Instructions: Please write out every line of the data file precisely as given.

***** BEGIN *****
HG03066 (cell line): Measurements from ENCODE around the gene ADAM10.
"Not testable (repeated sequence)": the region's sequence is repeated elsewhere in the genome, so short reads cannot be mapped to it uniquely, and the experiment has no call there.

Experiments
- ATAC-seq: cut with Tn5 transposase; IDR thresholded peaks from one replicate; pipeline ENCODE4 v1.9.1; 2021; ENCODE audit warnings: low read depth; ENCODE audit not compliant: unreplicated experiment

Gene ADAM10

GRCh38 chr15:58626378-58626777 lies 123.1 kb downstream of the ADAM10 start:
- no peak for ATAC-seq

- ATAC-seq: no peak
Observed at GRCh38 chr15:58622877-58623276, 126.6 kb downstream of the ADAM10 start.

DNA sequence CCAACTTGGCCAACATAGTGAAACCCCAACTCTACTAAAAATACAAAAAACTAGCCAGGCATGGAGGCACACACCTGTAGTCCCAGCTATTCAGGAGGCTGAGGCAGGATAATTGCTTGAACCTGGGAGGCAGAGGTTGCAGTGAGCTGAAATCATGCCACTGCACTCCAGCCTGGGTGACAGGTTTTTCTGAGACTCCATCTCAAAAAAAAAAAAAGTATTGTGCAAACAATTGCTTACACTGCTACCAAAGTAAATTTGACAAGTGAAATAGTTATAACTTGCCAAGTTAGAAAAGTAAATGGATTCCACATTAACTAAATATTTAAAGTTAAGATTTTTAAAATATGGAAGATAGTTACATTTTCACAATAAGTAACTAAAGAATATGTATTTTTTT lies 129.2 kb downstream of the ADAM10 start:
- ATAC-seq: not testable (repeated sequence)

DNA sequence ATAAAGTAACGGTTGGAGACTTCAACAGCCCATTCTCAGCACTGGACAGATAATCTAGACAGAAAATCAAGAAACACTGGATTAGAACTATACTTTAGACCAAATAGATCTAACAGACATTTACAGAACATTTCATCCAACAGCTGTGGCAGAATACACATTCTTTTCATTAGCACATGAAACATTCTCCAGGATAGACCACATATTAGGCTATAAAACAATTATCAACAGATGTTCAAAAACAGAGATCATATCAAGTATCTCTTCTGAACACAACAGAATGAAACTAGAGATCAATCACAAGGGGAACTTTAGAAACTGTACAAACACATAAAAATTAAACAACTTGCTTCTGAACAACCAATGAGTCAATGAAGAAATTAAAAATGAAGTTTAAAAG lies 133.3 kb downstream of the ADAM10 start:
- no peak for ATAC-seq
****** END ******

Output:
HG03066 (cell line): Measurements from ENCODE around the gene ADAM10.
"Not testable (repeated sequence)": the region's sequence is repeated elsewhere in the genome, so short reads cannot be mapped to it uniquely, and the experiment has no call there.

Experiments
- ATAC-seq: cut with Tn5 transposase; IDR thresholded peaks from one replicate; pipeline ENCODE4 v1.9.1; 2021; ENCODE audit warnings: low read depth; ENCODE audit not compliant: unreplicated experiment

Gene ADAM10

GRCh38 chr15:58626378-58626777 lies 123.1 kb downstream of the ADAM10 start:
- no peak for ATAC-seq

- ATAC-seq: no peak
Observed at GRCh38 chr15:58622877-58623276, 126.6 kb downstream of the ADAM10 start.

DNA sequence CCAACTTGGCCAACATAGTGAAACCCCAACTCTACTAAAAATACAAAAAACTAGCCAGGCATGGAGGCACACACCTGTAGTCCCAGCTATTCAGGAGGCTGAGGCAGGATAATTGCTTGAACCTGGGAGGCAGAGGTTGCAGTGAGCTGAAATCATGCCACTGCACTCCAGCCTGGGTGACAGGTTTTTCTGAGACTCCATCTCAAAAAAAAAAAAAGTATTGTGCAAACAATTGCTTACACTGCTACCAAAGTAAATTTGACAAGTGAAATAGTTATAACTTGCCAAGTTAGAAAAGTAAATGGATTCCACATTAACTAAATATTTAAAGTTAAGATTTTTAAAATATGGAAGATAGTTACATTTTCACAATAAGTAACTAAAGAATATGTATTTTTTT lies 129.2 kb downstream of the ADAM10 start:
- ATAC-seq: not testable (repeated sequence)

DNA sequence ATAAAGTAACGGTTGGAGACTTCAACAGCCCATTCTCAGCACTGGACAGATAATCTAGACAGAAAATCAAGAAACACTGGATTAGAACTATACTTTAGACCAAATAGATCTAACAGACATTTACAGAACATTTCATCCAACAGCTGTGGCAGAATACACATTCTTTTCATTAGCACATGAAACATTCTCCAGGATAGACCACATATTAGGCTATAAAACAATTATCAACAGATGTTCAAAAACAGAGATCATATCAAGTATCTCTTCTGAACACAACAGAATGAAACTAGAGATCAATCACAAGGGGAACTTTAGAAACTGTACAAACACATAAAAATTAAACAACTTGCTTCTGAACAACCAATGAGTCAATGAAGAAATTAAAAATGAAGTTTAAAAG lies 133.3 kb downstream of the ADAM10 start:
- no peak for ATAC-seq